Bringing Economic Graph insights to China’s policymakers
LinkedIn’s Economic Graph is a digital representation of the global economy based on data generated from 530 million members, 50,000 skills, 18 million employers, 11 million open jobs, and 29,000 educational institutions. Through mapping every member, company, job, and school, LinkedIn data can uncover trends like talent migration, hiring rates, and in-demand skills by region. By partnering with governments and non-governmental organizations around the world to share these insights, LinkedIn works to connect people to economic opportunities.
With more than 36 million members in China, we have unique insight into some of the dynamics of China’s digital talent landscape. That’s why we teamed up with Tsinghua University to launch our first-ever Economic Graph report on the digital talent landscape in China: The China Digital Economy Talent Report.
One of the major issues facing China today is the uneven distribution of economic growth. The digital economy is overwhelmingly driving China’s economic expansion: it grew 18.9% in 2016, compared to the overall economy’s 6.7% growth in 2016. The Chinese government has committed to investing in the continued growth of the digital economy through policy initiatives including the Belt and Road Initiative and Made in China 2025. In emerging economies like China, investing in people’s digital skills is particularly important for driving the digital transformation of traditionally “offline” industries, such as manufacturing. Investing in people’s digital skills is a major policy lever to uplevel the national economy.
In the China Digital Economy Talent Report, we identify the geographic distribution of digital talent in China, as represented by professionals with specific job titles that reflect “digital” functions. The six job function categories we examine are: digital strategy management, in-depth analytics, product R&D, advanced manufacturing, digital operations, and digital marketing.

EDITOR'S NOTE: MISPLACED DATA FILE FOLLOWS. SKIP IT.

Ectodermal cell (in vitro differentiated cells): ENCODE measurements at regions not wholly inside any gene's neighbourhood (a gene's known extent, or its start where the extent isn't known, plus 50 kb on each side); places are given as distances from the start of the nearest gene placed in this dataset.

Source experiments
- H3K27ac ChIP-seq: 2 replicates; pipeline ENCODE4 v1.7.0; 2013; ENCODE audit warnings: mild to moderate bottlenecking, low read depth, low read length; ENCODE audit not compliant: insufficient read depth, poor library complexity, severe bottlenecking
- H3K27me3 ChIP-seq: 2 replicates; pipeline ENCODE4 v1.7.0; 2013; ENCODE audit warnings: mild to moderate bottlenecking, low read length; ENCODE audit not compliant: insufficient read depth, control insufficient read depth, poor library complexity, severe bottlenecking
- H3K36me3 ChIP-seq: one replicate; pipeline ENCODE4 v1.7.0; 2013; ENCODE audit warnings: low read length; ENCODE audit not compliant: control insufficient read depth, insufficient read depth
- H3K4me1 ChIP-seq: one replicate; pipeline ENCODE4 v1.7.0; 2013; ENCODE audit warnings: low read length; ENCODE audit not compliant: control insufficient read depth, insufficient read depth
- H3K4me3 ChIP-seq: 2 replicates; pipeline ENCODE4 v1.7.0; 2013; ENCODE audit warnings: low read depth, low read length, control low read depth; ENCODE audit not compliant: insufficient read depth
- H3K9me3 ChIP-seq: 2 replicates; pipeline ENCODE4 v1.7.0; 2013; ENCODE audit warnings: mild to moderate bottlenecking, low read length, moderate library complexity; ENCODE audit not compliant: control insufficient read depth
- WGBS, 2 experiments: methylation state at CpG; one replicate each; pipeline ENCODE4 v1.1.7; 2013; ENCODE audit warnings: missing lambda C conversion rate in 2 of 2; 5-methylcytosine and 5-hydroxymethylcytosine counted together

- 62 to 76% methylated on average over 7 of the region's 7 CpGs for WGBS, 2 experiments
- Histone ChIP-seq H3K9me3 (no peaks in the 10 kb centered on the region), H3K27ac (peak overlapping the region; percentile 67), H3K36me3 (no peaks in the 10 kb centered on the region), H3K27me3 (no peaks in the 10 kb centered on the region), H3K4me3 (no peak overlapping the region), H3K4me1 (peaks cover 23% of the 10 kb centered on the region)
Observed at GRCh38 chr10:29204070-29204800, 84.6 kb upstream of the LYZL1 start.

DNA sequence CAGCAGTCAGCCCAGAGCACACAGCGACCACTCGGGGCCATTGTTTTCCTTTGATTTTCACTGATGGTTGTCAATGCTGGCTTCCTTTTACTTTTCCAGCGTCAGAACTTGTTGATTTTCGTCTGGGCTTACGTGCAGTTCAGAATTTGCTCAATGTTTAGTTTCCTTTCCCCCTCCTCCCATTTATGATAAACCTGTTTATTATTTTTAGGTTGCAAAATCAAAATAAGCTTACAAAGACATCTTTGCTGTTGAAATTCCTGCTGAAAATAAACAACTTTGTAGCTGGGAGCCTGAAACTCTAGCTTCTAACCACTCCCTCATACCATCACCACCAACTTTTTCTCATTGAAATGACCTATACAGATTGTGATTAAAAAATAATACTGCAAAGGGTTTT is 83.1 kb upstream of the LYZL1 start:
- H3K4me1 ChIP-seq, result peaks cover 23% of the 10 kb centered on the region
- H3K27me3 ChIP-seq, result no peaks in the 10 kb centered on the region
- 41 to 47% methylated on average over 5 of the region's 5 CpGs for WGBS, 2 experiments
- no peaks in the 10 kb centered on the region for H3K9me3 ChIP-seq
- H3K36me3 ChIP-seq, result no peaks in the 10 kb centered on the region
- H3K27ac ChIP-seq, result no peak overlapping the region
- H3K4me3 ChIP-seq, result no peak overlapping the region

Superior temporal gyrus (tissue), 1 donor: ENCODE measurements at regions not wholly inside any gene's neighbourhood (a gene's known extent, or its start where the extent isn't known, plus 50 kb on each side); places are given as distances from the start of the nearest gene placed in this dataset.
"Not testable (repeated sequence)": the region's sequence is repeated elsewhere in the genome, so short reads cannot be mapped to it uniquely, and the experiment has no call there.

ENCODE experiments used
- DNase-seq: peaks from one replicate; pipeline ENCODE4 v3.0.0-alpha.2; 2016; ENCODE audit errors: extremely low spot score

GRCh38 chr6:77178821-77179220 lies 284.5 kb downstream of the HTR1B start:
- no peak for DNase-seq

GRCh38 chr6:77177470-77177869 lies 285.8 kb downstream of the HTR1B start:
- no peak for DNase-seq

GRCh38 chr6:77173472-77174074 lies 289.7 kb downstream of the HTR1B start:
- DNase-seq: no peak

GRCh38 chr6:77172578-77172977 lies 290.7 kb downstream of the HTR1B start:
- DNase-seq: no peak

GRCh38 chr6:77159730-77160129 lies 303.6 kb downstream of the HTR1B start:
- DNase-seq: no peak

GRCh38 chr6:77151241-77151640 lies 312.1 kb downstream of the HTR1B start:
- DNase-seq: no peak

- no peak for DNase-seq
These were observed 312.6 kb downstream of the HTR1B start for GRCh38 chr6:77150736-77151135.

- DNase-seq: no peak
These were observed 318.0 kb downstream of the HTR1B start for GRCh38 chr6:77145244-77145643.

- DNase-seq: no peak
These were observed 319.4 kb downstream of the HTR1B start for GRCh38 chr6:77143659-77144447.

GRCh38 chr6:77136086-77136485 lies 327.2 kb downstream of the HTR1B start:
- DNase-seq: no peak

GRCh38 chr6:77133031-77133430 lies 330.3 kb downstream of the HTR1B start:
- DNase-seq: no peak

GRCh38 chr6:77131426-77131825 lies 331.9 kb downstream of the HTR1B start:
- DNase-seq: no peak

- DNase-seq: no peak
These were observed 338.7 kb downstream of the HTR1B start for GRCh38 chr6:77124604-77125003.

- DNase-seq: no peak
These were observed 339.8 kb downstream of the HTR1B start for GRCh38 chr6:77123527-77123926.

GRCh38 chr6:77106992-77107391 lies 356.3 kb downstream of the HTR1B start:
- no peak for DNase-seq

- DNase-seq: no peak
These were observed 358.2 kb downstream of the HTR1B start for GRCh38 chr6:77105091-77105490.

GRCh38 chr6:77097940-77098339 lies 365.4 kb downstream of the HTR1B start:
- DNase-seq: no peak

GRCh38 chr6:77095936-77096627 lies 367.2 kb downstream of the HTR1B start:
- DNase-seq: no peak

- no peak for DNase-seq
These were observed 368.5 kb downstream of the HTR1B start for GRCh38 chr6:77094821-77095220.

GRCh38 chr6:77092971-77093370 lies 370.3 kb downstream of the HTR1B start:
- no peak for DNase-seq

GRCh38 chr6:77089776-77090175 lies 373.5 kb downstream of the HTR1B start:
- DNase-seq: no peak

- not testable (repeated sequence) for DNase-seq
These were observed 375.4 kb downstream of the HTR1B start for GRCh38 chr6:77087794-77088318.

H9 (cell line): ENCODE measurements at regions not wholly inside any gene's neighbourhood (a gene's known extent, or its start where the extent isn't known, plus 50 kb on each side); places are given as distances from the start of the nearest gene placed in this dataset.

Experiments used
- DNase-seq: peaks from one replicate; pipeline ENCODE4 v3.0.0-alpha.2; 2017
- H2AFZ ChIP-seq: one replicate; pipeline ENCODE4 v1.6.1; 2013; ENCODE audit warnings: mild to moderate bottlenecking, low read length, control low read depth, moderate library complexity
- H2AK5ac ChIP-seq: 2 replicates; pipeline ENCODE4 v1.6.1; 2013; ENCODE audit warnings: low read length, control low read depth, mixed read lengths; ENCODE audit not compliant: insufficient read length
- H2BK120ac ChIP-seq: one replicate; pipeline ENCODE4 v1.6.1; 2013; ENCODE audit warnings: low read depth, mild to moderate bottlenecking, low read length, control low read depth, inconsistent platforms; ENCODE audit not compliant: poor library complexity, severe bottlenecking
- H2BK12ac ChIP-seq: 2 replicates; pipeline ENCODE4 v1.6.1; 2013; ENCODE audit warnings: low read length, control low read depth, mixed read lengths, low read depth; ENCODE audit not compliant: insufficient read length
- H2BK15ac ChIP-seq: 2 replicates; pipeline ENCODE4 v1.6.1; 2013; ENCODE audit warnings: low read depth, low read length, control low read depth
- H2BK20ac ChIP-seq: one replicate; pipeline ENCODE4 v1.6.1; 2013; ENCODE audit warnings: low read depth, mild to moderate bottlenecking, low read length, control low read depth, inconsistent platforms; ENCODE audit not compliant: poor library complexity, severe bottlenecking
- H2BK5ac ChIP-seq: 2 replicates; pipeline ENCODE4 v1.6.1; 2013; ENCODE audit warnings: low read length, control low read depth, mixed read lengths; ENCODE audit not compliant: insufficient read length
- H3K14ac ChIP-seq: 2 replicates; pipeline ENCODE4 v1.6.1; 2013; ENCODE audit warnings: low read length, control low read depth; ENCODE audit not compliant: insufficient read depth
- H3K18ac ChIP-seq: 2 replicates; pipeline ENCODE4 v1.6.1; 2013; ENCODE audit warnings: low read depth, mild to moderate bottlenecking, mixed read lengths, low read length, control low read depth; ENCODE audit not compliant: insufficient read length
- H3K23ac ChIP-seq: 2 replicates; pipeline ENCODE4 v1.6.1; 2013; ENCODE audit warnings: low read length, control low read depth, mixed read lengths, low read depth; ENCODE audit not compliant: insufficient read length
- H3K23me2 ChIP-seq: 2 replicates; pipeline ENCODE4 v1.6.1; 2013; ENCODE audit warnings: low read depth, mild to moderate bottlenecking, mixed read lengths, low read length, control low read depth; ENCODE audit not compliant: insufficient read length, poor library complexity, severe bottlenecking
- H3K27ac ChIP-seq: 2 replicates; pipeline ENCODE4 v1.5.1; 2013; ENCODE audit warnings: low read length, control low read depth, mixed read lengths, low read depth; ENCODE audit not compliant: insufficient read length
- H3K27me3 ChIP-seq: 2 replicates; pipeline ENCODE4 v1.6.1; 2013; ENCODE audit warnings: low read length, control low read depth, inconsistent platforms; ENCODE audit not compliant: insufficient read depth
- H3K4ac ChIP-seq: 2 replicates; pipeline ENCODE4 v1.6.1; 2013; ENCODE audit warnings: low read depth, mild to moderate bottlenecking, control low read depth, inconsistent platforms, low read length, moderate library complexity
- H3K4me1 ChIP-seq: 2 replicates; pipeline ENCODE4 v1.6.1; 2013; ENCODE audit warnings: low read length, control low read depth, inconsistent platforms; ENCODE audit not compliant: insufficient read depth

These digital functions are found not just at companies in the tech industry, but increasingly in the manufacturing, finance, and consumer goods industries, too. And through this prism of “digital functions,” we can assess the supply and demand of specific digital skills held by these professionals across industries and cities.
Here’s what we found:
China is in the midst of a digital transformation. The cities with the largest pools of digital talent are Shanghai, Beijing, Shenzhen, Guangzhou, and Hangzhou. The cities of Chengdu, Suzhou, Nanjing, Wuhan, and Xi’an are close behind.
Technical fields of study are producing the most professionals in digital functions today. The top fields of study for professionals in digital functions are computer science, software engineering, and electrical and electronic engineering. Business administration is the top non-technical field.
For digital professionals in China, the two most in-demand skills are project management and Java. But skills gaps are fundamentally local: while these are the top in-demand skills overall, the exact skills demanded by employers can vary greatly between cities.
China is a vast country, and the landscape for opportunities for digitally-focused roles varies geographically. The dominant industries in each city shape the types of roles available, and skills in demand from employers.
These are the in-demand digital skills in some of China’s biggest markets:
Suzhou, with a strong manufacturing bent, sees high demand for manufacturing and data center-related skills. The top in-demand skills in Suzhou are project management, management, product development, continuous improvement, Six Sigma, Java, lean manufacturing, C++, failure mode and effects analysis (FMEA), software development, and SQL.
We hope these insights will help municipal governments understand the dynamics of their local labor markets, so that they can ultimately create policies that will help people learn the skills they need to obtain high-growth jobs in their communities. These insights can also help businesses identify new talent pools and find the people with the skills they need to build and develop their own digital capabilities. Finally, we hope these insights provide value to job seekers and employees, to guide them toward learning in-demand skills if they’re interested in doing so.
If you’re interested in learning more about the digital talent landscape in China today, check out the full China Digital Economy Talent Report here for more insights.*
*The report is only available in Chinese at this time.